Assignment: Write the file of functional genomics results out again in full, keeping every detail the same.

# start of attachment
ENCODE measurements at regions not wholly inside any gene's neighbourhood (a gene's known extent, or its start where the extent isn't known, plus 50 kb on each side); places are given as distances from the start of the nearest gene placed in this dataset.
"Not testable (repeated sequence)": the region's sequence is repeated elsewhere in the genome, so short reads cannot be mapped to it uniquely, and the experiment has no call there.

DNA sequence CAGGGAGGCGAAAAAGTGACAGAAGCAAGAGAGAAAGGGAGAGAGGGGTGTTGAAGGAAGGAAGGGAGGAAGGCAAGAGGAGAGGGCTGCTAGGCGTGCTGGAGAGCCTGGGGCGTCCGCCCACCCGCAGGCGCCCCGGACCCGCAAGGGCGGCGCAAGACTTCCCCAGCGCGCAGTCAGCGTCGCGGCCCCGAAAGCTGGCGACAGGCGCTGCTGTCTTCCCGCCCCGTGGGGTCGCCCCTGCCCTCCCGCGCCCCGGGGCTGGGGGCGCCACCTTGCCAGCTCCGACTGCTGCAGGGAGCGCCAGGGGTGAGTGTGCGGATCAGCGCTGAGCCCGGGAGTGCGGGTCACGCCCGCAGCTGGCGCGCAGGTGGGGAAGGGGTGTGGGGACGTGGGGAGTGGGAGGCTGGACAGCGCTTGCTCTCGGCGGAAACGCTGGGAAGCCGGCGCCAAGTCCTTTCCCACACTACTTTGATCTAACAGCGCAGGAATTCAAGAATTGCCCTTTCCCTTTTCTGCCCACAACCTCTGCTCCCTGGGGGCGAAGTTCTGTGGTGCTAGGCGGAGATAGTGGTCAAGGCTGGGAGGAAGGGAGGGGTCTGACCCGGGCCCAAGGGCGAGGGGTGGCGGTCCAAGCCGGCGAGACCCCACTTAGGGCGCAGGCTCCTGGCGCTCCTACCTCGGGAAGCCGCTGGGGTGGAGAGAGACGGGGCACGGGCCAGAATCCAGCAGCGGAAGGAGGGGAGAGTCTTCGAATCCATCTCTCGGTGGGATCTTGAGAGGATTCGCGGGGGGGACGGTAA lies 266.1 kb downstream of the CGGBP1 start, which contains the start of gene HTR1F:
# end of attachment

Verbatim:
ENCODE measurements at regions not wholly inside any gene's neighbourhood (a gene's known extent, or its start where the extent isn't known, plus 50 kb on each side); places are given as distances from the start of the nearest gene placed in this dataset.
"Not testable (repeated sequence)": the region's sequence is repeated elsewhere in the genome, so short reads cannot be mapped to it uniquely, and the experiment has no call there.

DNA sequence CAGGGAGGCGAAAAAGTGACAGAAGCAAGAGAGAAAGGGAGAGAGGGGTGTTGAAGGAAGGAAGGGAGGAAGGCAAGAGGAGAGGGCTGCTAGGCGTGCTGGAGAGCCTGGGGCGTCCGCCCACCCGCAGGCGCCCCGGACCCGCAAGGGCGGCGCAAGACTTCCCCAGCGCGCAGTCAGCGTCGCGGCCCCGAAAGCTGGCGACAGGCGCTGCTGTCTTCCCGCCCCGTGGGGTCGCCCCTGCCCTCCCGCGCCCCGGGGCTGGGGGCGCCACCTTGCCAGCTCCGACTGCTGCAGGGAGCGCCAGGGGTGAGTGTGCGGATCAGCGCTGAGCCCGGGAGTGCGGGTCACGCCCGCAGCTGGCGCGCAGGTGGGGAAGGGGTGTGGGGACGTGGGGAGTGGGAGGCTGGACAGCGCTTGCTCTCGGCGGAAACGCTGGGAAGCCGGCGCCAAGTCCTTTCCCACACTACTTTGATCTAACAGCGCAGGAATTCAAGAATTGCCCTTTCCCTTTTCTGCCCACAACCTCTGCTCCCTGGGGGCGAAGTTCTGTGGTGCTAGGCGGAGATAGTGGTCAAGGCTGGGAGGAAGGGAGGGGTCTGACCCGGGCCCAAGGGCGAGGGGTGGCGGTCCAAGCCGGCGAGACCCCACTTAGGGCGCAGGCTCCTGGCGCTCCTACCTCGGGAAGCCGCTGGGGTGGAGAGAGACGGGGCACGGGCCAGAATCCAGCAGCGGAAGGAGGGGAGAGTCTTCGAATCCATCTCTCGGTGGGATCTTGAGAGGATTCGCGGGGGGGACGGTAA lies 266.1 kb downstream of the CGGBP1 start, which contains the start of gene HTR1F: